Mass Effect is one of the best and most engaging video game franchises of this or any generation, I don’t think many people would dispute this claim. Bioware not only created believable characters in a believable universe, but they let you create and take control of your own vision of Commander Shepard. One of the best things about the games was the ability to create your Shepard in the first game, play through it and make all of the decisions and choices, and then go directly into the second game with the same character and have all of your choices carry over. This was true for the third game as well. At this point, these games stopped being singular entries and the universe was seamlessly strung between all three of the games in the franchise. This is why this moment is so important for the PS3.
Before the release of the Mass Effect Trilogy collection (and Mass Effect 1 for digital download on PSN,) all three games could only be played on either the 360 or the PC. Bioware found a way around this when the second game released on PS3 eventually, as they created a short comic book-style set of interactive cutscenes to pick through the “important decisions” of Mass Effect 1. This was an effective solution, but not a sufficient one. Anyone that had played the original and then played the second knew that a large majority of the emotional connection that tied the player to the universe and its characters would be lost for newcomers to the franchise. Now, EA and Bioware have brought all three of the games to the PS3 (and re-released the trilogy pack on the other two platforms as well.) However, is it worth picking up? I’ll look at each game individually, with an overall assessment of the package at the end.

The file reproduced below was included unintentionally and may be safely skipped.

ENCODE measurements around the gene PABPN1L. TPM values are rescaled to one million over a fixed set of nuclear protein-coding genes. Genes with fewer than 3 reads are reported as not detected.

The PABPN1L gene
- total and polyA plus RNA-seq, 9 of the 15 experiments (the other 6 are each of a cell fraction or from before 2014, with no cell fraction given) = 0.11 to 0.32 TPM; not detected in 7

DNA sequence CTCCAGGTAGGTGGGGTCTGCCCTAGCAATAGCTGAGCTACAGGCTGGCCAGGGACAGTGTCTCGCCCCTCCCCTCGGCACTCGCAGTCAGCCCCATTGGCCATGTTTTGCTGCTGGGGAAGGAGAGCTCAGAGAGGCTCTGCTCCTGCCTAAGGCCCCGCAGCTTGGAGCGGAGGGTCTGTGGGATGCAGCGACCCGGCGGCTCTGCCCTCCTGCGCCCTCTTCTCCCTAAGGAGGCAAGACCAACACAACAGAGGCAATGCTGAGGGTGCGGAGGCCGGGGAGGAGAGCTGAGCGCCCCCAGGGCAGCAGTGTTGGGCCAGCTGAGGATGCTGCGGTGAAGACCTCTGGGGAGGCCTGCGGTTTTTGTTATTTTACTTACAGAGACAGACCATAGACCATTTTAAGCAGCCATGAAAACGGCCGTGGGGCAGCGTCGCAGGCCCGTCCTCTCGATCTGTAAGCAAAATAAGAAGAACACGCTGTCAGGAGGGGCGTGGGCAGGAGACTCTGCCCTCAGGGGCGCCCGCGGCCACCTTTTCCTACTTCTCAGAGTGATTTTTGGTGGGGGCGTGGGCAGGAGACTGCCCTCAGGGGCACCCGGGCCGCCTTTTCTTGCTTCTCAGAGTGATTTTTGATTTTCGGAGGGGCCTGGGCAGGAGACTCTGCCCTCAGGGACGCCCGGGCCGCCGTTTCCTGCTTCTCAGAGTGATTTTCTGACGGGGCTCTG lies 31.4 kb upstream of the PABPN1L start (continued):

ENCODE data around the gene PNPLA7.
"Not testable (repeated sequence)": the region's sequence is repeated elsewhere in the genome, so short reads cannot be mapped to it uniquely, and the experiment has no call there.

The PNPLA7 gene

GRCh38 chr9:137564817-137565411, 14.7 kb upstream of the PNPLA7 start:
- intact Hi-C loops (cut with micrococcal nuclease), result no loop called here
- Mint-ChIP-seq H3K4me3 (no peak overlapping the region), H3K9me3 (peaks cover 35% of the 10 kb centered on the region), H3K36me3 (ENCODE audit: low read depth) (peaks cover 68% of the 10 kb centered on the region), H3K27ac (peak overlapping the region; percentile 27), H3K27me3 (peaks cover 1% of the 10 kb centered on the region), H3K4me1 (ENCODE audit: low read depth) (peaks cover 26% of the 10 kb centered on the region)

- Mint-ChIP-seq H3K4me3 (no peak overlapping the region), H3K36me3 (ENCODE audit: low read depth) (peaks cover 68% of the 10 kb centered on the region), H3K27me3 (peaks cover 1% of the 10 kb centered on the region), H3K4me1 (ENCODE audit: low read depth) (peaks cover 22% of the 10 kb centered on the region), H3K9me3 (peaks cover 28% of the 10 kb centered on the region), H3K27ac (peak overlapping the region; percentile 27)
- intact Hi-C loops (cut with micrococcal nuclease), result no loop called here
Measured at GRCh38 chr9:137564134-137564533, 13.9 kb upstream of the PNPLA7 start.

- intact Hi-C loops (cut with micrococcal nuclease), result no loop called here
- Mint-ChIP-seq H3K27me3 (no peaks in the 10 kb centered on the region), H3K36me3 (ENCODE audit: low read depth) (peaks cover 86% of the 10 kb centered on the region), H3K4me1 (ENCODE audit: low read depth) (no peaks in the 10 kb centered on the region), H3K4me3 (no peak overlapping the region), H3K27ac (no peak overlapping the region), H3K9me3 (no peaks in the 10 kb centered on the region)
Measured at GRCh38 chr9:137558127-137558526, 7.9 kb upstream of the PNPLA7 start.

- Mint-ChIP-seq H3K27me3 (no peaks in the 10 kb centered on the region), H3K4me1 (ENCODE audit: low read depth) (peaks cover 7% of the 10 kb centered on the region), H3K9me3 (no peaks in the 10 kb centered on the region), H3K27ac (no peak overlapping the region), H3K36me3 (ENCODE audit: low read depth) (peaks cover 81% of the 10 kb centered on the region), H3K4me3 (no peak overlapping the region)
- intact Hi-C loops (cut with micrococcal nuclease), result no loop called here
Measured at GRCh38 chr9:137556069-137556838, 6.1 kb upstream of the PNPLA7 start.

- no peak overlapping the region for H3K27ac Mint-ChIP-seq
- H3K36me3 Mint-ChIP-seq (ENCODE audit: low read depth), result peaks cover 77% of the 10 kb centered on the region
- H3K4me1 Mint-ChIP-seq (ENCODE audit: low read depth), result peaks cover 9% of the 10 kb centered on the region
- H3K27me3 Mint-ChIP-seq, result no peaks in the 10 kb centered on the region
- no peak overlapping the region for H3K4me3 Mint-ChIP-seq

Mass Effect 1
The original Mass Effect was first released as an Xbox 360 exclusive title in November of 2007. The game was developed by Bioware and published directly by Microsoft Game Studios. The game was then later ported to the PC by Demiurge Studios in May of 2008 and published by Electronic Arts. Mass Effect 1 is now available on PS3 on disc via purchasing the trilogy pack and digitally from the PSN ($15 USD.) The game’s Bring Down the Sky DLC is also included, on the disc. The game allows players to create (or play the pre-made version) of a character named Commander Shepard. The year is 2283 and humans have discovered space travel and made contact with various different alien species. The game is an action-RPG/third-person shooter hybrid. Combat is performed entirely from a third-person view and involves hiding behind cover and juggling weapons and different abilities.
The primary draw of the game, however, is its attention to detail in storytelling and narrative flexibility. In conversations (and many critical moments in the game) you make decisions. These decisions aren’t just “go left, or go right” but are instead more like “save this person’s life, or save that person’s life.” I know what you’re thinking: “It’s just a game, that sounds awfully superficial.” Well, you’re wrong, sit down and listen. In Mass Effect, the choices you make really do have a pretty large impact. If you let one person die, they are not alive anymore, in the rest of the game and all future games. Remember how your decisions carry over? Choices don’t stop there, it’s not just the massive plot points you influence, but all sorts of decisions throughout the course of the game influence how your character develops.